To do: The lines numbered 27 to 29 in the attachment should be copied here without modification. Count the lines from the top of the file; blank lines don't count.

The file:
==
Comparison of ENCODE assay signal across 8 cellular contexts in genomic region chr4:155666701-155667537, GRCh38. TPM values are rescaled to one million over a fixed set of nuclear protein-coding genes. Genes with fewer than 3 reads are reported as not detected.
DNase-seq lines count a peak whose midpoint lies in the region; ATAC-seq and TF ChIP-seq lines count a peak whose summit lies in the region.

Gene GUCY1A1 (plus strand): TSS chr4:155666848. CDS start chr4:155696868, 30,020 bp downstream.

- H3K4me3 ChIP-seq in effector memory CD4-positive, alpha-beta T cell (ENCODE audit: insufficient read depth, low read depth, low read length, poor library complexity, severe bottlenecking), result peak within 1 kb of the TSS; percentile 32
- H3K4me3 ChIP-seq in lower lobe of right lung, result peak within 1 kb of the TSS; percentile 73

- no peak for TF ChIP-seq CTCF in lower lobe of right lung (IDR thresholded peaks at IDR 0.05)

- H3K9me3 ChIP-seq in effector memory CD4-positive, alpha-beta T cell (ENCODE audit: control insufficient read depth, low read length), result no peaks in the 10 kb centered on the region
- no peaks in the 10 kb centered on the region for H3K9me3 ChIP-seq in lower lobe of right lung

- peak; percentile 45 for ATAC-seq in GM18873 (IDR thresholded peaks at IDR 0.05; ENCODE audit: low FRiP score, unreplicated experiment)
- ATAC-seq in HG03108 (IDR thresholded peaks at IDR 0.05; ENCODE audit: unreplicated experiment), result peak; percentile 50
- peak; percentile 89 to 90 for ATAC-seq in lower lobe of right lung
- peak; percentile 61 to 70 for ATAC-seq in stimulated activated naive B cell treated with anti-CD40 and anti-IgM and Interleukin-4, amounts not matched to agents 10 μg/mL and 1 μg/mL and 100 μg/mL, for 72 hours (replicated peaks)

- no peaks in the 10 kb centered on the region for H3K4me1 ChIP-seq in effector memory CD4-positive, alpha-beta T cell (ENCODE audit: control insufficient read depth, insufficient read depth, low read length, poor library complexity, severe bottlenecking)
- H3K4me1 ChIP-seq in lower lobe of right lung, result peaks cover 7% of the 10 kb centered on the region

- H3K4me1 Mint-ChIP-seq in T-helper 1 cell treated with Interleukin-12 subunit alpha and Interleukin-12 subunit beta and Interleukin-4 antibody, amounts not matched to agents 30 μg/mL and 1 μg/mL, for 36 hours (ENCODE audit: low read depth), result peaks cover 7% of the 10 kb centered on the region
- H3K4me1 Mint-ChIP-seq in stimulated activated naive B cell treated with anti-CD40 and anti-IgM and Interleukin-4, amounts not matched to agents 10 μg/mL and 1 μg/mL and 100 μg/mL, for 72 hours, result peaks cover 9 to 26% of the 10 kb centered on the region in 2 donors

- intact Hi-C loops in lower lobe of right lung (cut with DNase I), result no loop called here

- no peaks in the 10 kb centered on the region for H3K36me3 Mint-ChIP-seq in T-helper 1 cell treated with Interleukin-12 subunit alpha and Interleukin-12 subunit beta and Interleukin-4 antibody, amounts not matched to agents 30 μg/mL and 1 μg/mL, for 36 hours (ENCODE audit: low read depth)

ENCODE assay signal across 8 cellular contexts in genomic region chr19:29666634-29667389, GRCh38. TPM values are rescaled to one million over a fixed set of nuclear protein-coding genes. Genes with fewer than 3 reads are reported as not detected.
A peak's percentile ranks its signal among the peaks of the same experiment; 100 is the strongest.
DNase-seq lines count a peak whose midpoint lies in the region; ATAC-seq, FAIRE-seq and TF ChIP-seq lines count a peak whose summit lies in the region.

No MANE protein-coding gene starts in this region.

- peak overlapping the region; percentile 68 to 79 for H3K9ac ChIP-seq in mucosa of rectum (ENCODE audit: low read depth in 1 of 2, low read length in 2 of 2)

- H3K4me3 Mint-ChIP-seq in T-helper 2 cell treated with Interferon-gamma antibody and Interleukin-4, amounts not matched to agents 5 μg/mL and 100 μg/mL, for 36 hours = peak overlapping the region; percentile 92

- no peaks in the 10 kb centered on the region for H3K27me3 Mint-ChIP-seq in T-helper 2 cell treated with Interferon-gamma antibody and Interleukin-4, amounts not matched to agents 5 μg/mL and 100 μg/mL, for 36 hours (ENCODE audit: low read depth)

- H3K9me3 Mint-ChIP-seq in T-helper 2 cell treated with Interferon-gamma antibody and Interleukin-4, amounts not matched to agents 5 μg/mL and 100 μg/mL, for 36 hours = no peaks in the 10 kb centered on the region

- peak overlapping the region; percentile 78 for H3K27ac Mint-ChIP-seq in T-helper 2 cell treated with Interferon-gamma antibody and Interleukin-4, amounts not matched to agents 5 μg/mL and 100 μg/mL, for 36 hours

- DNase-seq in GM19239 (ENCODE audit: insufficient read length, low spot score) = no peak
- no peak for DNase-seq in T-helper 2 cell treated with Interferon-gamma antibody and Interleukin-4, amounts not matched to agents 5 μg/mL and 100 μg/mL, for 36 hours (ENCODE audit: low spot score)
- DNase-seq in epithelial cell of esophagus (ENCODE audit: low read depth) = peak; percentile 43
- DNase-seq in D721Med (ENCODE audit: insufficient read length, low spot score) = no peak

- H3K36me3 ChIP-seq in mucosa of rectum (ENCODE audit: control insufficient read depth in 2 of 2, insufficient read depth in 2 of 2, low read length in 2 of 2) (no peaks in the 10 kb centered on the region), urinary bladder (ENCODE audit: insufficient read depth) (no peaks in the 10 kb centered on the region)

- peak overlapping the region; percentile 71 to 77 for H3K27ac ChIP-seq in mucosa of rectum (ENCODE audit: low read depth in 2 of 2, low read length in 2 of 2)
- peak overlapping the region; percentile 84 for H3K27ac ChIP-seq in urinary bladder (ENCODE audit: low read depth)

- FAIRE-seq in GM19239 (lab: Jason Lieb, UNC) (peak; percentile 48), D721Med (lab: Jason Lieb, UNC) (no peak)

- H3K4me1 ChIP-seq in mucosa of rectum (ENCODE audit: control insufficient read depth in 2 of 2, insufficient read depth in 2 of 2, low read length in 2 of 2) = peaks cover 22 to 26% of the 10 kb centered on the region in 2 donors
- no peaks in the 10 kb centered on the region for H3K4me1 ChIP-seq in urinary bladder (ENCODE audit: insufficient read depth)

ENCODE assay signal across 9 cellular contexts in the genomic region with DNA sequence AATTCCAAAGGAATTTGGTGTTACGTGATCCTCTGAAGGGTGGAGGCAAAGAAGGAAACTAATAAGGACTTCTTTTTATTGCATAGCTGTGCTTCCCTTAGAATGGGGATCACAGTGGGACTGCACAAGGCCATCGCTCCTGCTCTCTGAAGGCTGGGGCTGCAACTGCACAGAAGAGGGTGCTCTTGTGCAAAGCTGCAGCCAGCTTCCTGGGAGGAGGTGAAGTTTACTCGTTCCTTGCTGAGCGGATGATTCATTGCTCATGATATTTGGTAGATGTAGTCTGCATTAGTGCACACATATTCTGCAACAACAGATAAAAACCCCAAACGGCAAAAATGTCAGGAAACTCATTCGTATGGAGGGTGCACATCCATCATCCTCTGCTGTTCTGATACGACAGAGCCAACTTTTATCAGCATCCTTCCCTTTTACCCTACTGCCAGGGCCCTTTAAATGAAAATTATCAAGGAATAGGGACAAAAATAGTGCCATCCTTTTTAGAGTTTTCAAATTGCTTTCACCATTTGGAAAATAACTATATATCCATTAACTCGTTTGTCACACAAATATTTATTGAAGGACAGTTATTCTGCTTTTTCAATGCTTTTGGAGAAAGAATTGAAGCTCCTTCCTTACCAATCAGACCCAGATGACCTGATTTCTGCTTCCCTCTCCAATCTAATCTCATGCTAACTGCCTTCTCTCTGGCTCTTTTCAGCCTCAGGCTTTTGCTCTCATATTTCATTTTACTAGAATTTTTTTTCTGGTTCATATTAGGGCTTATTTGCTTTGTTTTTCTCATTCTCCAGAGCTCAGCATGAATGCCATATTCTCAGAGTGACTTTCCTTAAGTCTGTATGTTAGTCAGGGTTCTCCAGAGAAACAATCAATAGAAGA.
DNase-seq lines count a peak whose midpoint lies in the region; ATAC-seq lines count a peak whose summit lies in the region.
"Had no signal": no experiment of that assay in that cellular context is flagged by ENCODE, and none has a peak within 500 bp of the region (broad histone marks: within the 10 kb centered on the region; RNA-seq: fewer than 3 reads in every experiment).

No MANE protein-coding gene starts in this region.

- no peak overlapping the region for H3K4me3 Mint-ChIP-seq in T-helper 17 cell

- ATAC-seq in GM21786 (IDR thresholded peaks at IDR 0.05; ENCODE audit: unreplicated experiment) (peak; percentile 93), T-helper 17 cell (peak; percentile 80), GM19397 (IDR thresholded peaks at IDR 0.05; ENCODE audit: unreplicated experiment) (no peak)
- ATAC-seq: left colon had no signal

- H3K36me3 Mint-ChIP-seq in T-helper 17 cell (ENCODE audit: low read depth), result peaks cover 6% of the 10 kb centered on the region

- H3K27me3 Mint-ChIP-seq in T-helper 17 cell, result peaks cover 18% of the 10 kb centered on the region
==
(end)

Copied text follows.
- peak overlapping the region; percentile 78 for H3K27ac Mint-ChIP-seq in T-helper 2 cell treated with Interferon-gamma antibody and Interleukin-4, amounts not matched to agents 5 μg/mL and 100 μg/mL, for 36 hours

- DNase-seq in GM19239 (ENCODE audit: insufficient read length, low spot score) = no peak
- no peak for DNase-seq in T-helper 2 cell treated with Interferon-gamma antibody and Interleukin-4, amounts not matched to agents 5 μg/mL and 100 μg/mL, for 36 hours (ENCODE audit: low spot score)